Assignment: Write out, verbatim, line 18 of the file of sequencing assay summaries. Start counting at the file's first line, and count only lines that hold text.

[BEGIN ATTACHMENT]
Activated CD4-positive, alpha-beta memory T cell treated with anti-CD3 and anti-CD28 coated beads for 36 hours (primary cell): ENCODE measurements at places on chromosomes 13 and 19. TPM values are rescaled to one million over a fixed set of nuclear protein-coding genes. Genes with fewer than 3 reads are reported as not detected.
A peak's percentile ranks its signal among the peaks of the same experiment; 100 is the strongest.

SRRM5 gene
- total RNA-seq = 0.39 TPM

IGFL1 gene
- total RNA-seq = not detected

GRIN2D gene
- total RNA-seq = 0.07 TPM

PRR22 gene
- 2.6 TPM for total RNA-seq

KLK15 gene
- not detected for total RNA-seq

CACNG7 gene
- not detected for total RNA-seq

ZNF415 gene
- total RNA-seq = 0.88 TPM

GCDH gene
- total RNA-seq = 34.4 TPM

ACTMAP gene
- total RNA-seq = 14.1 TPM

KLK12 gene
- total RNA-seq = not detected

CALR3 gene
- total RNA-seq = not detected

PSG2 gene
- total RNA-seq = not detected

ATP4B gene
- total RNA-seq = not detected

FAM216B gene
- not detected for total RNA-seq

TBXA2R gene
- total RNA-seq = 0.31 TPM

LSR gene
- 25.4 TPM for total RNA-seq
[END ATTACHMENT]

- total RNA-seq = 34.4 TPM